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Is your PC fit for playing games?
Leslie D'Monte | May 15, 2006
The first question is: What do you need a gaming card for? What kind of games you want to play - the 2D or 3D or the even more complex at some point in time?
A majority of the PCs bought in the last couple of years - your PC should, hopefully, fall under this category - come with "onboard" or "integrated" graphics card and an AGP (accelerated graphics port) or PCI Express (PCIe - peripheral component interconnect connector Express) slot.
Now if "Solitaire", "Snakes", "Nibbles" or "Bubbles" is all you want to play, a PC with this configuration should do the job without adding a graphics card.
However, if "Quake", "Half-Life", "King Kong" or "Prince of Persia" - or maybe even the term MMORPG (massively multiplayer online real player games) - are names you're thinking of toying with on your PC or laptop, here are pointers to start with.
First, insert the game CD of your choice, install it and try playing it. Ah! The game is crawling and the picture quality is pathetic. A forest fire in a game appears blurred or the texture of a castle looks like a worn-out carpet. The shades can't be distinguished and the flow of water is jerky. Time to get a new PC to play games? Maybe not.
If the game is agonisingly slow on your machine, then you surely need to upgrade the memory or CPU (central processing unit - the Intel or AMD chip) or simply buy a new one. But if the picture quality is wanting, your current video card may not be able to support the high-end graphics.
You may need a graphics card (a graphics processing unit or GPU) - a second processor in your PC, which makes graphics come alive on the screen. The GPU will also help your machine run faster since the current CPU can do its primary task of multi-tasking - running applications like email, Firefox, Word and Excel simultaneously.
You can opt for a graphics card from either ATI or NVidia. These two players are akin to Intel and AMD in the CPU space. Except that this is a neck-and-neck race. There are other smaller players but hardly heard of - S3 being one of them for budget graphics cards. That pretty much leaves us with these two players, especially in India.
What card to play?
"Integrated graphics" doesn't always mean "low-end". NVidia's NForce system chip set integrates a GeForce2 MX graphics chip and (in many cases) 32 MB of dedicated memory. Athlon-based computers (from AMD) that employ the NForce chip are capable of handling multimedia tasks better than PCs using many other integrated graphics chips.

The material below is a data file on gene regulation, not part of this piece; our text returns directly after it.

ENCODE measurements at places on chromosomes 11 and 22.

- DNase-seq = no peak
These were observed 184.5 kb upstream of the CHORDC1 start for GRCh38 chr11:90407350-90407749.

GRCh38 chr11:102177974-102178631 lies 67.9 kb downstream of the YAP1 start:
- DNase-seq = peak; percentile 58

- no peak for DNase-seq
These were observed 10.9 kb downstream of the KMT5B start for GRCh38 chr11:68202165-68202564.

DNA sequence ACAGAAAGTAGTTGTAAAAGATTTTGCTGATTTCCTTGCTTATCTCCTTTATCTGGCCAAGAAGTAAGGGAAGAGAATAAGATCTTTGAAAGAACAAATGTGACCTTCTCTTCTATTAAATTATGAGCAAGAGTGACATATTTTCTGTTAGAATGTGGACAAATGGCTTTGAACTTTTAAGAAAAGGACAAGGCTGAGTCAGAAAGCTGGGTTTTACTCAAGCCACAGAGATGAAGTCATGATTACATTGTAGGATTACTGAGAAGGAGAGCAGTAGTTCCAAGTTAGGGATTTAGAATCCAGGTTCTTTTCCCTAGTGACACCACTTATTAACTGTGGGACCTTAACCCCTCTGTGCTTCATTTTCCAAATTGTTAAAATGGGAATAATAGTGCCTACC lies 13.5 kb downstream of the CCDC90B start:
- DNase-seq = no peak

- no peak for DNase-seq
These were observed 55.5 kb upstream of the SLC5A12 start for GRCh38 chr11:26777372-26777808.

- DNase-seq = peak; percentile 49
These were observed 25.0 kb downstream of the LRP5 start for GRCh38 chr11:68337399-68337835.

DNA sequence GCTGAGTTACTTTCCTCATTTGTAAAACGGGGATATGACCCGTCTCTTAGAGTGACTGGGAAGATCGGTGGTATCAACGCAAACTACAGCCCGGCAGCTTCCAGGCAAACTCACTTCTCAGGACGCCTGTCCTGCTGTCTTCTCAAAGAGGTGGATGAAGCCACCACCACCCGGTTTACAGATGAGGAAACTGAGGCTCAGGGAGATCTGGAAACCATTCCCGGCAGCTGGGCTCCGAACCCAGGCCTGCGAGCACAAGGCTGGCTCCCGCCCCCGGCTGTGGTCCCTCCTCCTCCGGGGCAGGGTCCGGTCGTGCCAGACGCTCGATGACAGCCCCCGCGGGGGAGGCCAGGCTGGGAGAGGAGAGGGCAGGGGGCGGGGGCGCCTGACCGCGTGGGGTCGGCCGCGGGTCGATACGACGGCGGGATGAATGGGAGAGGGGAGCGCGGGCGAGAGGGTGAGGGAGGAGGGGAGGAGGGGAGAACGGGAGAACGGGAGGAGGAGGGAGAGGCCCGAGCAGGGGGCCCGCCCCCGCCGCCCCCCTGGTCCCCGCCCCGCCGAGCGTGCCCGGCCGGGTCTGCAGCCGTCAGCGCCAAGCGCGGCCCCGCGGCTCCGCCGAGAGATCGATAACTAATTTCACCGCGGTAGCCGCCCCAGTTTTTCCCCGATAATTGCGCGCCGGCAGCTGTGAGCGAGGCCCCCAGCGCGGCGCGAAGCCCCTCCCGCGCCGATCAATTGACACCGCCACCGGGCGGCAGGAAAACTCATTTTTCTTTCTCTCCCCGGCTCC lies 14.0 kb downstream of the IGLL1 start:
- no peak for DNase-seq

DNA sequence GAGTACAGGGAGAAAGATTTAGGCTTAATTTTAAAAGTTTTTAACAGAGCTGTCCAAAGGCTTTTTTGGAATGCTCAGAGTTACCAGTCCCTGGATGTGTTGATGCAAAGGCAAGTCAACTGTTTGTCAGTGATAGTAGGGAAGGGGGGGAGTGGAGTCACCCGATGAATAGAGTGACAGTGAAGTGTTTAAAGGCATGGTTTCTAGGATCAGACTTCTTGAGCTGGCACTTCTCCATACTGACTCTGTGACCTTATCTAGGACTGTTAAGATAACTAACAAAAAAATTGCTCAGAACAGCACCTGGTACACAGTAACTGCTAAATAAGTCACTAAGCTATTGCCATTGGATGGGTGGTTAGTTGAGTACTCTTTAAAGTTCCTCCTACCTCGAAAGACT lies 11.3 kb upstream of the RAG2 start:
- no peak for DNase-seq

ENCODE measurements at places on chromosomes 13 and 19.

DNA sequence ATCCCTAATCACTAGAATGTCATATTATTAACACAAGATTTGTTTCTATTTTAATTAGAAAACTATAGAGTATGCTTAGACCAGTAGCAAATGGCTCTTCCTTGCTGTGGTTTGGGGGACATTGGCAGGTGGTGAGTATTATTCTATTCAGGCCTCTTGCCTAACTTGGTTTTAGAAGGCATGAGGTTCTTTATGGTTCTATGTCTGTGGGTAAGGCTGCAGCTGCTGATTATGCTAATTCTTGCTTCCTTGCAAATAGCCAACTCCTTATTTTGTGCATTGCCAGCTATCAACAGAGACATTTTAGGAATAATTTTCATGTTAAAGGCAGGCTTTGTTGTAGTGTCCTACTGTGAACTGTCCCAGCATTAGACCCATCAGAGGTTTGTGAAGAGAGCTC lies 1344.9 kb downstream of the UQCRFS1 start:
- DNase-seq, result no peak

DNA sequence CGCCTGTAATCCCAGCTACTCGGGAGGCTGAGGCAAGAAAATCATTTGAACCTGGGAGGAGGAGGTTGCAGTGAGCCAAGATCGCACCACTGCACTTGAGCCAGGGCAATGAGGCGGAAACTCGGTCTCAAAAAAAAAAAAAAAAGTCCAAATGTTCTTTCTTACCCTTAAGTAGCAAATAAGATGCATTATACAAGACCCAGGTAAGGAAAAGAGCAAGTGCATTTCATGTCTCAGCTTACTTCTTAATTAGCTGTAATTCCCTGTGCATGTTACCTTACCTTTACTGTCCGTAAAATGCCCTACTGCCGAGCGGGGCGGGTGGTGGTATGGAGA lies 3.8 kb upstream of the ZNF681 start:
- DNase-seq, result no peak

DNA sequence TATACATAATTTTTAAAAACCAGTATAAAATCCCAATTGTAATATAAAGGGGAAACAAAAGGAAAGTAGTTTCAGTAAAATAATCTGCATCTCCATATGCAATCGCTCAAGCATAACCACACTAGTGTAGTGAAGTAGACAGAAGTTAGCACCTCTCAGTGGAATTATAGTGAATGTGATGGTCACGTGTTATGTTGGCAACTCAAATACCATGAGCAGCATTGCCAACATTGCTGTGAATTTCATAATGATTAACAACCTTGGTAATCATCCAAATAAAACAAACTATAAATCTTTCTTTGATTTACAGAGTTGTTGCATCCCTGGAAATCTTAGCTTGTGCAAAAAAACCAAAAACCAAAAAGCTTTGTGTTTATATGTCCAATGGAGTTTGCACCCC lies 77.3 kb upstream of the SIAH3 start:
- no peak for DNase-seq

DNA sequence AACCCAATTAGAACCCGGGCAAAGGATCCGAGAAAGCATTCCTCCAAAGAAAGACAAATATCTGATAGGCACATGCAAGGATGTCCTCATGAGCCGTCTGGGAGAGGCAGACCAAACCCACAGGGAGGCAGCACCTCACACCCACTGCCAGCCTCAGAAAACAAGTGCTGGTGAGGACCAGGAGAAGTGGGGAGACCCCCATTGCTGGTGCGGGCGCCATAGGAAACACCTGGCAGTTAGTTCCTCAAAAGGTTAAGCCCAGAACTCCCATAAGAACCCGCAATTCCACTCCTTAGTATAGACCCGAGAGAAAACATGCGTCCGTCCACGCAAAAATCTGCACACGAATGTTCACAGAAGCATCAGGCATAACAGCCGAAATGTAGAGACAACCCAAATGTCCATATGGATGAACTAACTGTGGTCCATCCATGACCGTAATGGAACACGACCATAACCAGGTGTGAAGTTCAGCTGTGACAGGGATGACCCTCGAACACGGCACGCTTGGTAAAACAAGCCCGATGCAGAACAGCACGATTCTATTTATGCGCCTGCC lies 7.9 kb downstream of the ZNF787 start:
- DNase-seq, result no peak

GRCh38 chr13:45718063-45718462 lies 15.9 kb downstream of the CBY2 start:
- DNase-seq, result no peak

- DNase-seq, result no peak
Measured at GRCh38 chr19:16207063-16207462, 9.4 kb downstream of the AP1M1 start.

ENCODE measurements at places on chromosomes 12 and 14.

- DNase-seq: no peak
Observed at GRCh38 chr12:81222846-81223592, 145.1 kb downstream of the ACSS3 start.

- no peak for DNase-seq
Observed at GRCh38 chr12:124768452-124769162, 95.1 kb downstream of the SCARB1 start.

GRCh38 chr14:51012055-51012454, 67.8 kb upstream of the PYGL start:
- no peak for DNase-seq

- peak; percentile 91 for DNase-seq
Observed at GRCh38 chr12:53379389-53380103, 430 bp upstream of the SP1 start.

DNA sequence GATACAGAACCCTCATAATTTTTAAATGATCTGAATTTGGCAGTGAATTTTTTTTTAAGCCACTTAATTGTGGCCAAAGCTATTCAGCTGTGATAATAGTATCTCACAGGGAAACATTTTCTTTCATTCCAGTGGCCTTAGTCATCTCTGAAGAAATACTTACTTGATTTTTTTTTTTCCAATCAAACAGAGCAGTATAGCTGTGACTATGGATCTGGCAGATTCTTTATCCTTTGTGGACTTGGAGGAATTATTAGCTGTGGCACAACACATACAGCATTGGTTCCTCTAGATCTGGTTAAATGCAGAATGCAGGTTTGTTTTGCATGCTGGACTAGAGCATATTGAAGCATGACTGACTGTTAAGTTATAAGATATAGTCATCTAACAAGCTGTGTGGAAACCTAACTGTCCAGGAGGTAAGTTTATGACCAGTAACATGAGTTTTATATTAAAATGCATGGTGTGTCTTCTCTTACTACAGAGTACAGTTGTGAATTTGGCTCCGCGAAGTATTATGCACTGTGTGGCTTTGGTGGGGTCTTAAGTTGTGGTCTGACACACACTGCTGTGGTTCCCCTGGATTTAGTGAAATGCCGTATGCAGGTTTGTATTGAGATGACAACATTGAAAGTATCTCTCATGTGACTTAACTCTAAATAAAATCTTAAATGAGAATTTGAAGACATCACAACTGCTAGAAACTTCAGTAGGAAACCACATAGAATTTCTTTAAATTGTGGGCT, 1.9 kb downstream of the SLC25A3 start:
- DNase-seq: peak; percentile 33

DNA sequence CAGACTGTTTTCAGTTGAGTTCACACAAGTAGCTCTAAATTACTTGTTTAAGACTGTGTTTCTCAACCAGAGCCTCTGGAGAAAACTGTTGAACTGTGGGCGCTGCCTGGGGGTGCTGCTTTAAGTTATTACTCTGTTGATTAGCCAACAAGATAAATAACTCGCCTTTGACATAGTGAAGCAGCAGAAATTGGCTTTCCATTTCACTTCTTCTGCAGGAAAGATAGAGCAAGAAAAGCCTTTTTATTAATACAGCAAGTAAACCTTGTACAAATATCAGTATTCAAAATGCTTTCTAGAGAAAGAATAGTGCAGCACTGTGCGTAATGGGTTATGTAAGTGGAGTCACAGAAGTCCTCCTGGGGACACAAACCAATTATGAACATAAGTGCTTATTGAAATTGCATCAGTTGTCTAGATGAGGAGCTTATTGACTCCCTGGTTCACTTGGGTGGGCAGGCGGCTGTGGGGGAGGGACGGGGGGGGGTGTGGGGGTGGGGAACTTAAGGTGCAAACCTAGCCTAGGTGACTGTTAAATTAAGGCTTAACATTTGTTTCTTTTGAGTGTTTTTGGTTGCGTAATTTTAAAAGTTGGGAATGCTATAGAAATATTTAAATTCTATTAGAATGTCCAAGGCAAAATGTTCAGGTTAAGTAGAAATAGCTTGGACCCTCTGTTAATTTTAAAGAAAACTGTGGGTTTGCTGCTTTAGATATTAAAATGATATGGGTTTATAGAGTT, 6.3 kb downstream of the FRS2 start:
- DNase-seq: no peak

As for high-end games, anything under Rs 4,000 is always suspect. The brand-new, high-end graphics cards make all your games run fast, but the vast majority of PC users don't have Rs 20,000-25,000 (indicative prices - graphics card prices tend to drop even as we write) to shell out every year.
Budget graphics cards include those based on NVidia's GeForce4 MX chip. To play DirectX 8 games (the latest is DirectX 9 though many games are still to exploit it), you can try out NVidia's GeForce4 Titanium (Ti) and ATI's Radeon 8500 chips. Other manufacturers, such as SIS and Matrox have their own DirectX 8 cards as well.
If you are looking for the ultimate gaming system, all performance 3D video cards should fully support DirectX 9 (it's one of the technologies that helps game developers take advantage of advancing multimedia capabilities and make more realistic games with an immersive, movie-theater-like experience) and have a minimum of 128 MB of graphics memory. 256 MB is better.
The system is more likely to use the new PCI-Express interface, but an AGP slot is still acceptable. The highest-end, fastest, best-performing cards for high-quality imaging, 3D gaming and other demanding applications (if you want to play games with the visual options exploited to their maximum) are generally priced above Rs 20,000.
Don't get blown away
Memory counts. The more complicated the game or image you're viewing, the more video memory you will need. Budget graphics cards typically come with 32 MB to 64 MB of DDR SDRAM, while more-expensive models offer 64 MB to 128 MB. Some cards include extra features, as well as bundled hardware and software.
If you're a casual gamer, NVidia's GeForce4 MX or ATI's Radeon 7500 lines should do the job. You should ideally upgrade to DDR RAM cards (the latest in memory cards).
Faster graphics memory will yield higher frame rates and smoother game play at higher resolutions. New boards (such as cards that are based on NVidia's GeForce4 line) typically come with DDR RAM.
One should generally spend around Rs 10,000 for a decent graphics card that won't force too many compromises in today's games. Cards based on Nvidia's GeForce 7600 GT are good deals. If you're going to spend more than that, you can think of a GeForce 7900 GT-based card.
If you really want to go all out with a 512MB card that will let you run nearly all modern games with AA (anti-aliasing - hardware feature which ensures that the edges of objects do not appear to be jagged) and AF (Anisotropic Filtering - used to address a specific kind of texture artifact that is visible when a 3D surface is sloped relative to the view camera) applied, and future games with all the details souped up (though perhaps not with AA and AF), a Radeon X1900 XT should fit the bill.In sum, whether you buy a Rs 3,000 graphics card or a Rs 45,000 one will depend on which game you want to play.